So, on to why I liked it so much... well, for one thing, it's completely beautiful! The animation is phenomenal. The settings are bursting with detail, the lighting effects are soft and lovely... it's almost dreamlike in a few parts. The music, too, is lovely, with some nice piano pieces and very pretty main theme on the violin. What truly makes this movie beautiful, though, is the story and the characters. Each character, but especially Takuya, Sayura, and Horoki, is very real and very special, and I really cared for them. Their struggles, hopes, dreams, fears--they put me on the edge of my seat, moved me to tears, made me smile wide. I fell in love with those characters. The story itself is very well-told: unexpected and emotional, it makes sense and is all tied off beautifully in the end. The story draws you in, and the characters sink hooks into your heart. This movie wouldn't let me go until the very last line of the credits, the final image that went onscreen. When it was over, I just laid back my head and sighed. It was that good.

Ah, this movie was so beautiful... so incredible.... I absolutely must watch it again at some point. It's one of the best movies I've ever seen, hands down. Now, if you actually want to read a real review of it, look here: http://animeworld.com/reviews/placepromisedinourearlydays.html

Well... I could go on... but I'm sure you're tired of me saying how wonderful this movie is. *laugh*

~ Figment

I'm baaaaack!

Henceforth, I shall make more valiant efforts to keep this blog up and running. In case anyone was wondering why I didn't post for so long (doubtful, I know) I had other things on my mind and I forgot about it. But recently there has been a spate of blog activity amongst my friends, and thus my blog was brought to the forefront of my attention. I should be coming out with a new post within the next few days, and will forthwith be more diligent.

On another note, it occurred to me that the title of my blog might be seen as a leetle bit pretentious. Deal with it. :P

~ Figment

On Werewolves and Werecats

Werewolves and werecats are two different subspecies of humans. Werewolves are humans that can turn into wolves; werecats are humans who become panther-like cats. Both species can accomplish their transformations at will, whenever and wherever they desire, with no restrictions. Both are marked, in their human form, by unusually bright eyes, enhanced senses, and an unnatural grace of movement. In animal form, there is little visible evidence of their true natures. However, there are two things: one, the pelts of both werecats and werewolves are the same color as their hair in human form, and two, werecats and werewolves may be bigger or smaller than a true wolf or panther, based on their size as a human--they can change shape, but not size.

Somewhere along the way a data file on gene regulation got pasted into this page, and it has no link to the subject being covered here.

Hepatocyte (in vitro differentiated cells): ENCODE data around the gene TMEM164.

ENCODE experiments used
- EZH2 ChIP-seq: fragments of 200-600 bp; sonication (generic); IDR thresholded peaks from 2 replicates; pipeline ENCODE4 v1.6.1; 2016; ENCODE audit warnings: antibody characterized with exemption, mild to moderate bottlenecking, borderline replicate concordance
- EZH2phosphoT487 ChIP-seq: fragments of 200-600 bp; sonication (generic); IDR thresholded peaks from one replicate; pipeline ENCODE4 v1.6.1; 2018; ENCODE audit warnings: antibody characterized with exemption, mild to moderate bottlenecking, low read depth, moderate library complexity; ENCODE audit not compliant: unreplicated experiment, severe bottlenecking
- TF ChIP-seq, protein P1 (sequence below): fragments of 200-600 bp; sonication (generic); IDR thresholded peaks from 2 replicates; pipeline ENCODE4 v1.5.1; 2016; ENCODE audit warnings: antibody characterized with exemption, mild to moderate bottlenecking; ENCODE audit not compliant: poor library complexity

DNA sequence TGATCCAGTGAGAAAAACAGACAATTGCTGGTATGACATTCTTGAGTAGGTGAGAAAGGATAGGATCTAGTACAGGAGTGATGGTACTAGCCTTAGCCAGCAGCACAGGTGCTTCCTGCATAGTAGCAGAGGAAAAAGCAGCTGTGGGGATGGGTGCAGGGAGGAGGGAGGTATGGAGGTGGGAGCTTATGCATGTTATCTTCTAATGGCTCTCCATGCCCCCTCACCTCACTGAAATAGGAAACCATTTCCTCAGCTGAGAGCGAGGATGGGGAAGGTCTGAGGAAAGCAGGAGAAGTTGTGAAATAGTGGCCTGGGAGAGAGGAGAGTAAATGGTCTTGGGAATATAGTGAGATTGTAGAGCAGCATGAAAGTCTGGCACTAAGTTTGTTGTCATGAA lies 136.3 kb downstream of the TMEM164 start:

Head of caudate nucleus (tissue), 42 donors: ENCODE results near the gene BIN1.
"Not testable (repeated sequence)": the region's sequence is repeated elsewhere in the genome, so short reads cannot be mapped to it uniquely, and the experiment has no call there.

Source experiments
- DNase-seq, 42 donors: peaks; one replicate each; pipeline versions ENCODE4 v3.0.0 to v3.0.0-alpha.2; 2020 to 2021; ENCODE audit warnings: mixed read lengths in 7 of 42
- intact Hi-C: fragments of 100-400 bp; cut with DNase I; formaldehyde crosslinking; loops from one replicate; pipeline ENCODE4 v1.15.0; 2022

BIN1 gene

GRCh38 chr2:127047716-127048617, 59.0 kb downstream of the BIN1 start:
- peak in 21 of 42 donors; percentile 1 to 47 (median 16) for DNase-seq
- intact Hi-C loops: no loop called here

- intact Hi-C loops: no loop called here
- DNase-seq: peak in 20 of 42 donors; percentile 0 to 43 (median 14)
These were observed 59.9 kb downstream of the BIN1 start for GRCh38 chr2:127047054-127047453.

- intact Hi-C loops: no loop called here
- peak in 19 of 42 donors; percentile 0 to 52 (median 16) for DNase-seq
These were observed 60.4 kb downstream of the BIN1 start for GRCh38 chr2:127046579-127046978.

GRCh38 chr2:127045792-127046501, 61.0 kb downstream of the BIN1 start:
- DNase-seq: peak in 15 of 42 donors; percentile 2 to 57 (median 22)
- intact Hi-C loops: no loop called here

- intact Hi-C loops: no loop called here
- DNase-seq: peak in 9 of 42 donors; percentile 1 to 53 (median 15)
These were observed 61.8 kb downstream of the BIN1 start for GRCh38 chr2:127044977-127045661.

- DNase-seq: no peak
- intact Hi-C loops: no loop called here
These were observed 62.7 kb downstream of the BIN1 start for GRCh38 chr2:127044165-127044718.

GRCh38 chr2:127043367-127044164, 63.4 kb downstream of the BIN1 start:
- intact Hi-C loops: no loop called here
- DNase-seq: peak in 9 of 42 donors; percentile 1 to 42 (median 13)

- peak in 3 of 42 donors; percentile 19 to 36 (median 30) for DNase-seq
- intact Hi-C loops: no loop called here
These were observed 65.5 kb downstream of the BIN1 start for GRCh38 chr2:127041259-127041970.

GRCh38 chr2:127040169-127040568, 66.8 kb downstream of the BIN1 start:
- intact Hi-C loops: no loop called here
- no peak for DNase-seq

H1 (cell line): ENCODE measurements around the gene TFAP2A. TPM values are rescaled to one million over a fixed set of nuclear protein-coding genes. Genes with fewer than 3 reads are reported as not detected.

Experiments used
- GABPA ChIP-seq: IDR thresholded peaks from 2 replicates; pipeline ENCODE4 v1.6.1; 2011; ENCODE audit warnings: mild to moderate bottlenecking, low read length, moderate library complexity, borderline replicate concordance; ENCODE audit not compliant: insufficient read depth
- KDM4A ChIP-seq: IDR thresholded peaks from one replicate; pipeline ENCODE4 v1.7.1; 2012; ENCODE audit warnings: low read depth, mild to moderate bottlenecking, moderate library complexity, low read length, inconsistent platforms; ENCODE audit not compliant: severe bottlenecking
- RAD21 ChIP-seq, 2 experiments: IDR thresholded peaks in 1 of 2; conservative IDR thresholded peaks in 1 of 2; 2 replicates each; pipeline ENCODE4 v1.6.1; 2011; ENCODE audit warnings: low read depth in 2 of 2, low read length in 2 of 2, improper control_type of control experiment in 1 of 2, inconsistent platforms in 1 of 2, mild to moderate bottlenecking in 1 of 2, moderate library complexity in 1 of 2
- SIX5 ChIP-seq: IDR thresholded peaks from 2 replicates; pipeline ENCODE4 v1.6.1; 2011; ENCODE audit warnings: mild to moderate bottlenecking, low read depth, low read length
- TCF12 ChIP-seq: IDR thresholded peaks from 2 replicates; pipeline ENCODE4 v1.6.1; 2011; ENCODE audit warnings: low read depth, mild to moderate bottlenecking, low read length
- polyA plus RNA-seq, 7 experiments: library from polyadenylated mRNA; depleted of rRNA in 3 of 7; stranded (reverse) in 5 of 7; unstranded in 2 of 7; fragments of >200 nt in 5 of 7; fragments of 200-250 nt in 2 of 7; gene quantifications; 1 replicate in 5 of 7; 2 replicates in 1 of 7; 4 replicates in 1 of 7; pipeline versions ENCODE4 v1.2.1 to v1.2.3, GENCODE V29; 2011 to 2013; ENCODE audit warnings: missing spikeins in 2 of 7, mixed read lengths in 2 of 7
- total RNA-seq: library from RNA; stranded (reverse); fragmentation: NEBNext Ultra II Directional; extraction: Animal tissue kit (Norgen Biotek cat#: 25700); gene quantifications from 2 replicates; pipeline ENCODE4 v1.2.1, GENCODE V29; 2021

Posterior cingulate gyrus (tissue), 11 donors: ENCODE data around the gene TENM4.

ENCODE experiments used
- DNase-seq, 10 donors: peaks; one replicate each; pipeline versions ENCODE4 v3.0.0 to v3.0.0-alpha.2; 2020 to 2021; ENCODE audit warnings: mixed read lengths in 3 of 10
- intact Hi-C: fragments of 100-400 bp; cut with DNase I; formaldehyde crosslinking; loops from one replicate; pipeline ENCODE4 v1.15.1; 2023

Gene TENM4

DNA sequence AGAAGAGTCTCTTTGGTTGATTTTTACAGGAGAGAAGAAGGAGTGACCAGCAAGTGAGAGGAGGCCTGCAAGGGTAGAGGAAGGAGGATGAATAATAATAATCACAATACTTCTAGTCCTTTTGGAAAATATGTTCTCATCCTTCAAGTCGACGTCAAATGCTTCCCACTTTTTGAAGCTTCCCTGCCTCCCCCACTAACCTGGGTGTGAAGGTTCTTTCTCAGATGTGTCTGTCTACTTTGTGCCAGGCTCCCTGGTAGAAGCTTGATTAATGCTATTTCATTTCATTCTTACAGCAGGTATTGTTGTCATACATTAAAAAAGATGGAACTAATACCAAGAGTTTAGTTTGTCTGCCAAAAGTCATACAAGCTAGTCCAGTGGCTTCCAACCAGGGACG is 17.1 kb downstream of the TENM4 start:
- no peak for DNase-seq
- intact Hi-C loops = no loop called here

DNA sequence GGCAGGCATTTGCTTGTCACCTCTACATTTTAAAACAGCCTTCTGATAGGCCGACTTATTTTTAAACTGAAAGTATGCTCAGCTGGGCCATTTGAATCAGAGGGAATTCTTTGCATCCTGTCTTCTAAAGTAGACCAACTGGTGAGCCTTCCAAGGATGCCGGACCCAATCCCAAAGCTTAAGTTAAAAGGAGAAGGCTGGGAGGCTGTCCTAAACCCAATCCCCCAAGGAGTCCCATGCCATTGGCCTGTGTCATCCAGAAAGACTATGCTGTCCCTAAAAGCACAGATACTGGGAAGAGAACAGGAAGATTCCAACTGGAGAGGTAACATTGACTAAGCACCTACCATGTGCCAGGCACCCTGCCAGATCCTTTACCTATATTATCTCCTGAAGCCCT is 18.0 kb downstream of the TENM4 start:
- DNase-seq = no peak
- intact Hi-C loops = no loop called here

There are two ways to become a werecat or werewolf: to be bitten by one, or to be born one. When a person is bitten, the werewolf or werecat’s saliva must enter his bloodstream for transformation to occur. Once bitten, the transformation usually takes about one month. During this time, a person undergoes numerous physical and mental changes, until the final transformation at the end of the changing period, in which he becomes fully a cat or wolf. After this, the person may change shapes at will.

To be born a werewolf, either a person’s mother or both his parents must already be a werewolf. For werecats it is the father or both parents who must already be werecats. If one parent is a werewolf and the other is a werecat, the child will be purely human; werecat blood “cancels out” werewolf blood, and vice versa.

The strength of a werecat or werewolf’s abilities is tied to hormonal cycles which follow the phases of the moon. When the moon is new, a werecat or werewolf is at his weakest. When it is full, he is strongest. In fact, werecats and werewolves are forced to remain in animal form for three days at the time of the full moon; there is no way around this.

A werewolf or werecat can be killed by anything that would kill a human, except for disease. Werewolves can only be affected by diseases that affect wolves, and werecats by cat diseases. Because of this, werecats and werewolves often live longer than humans. On an interesting side note, if a werecat or werewolf loses part of his body while in animal form, he will automatically revert to human form. It is not known why this is so. In addition, injuries sustained by a werecat or werewolf in animal form will persist into human form; they cannot switch forms to heal themselves.

It is unknown if there is a way for a werecat or werewolf to become human again. Most believe it is impossible; however, some scholars have postulated that it might be possible to make a special ointment which would reverse the werecat/werewolf transformation. The ingredients for such an ointment would be difficult to find, of course, but many believe that it can be done.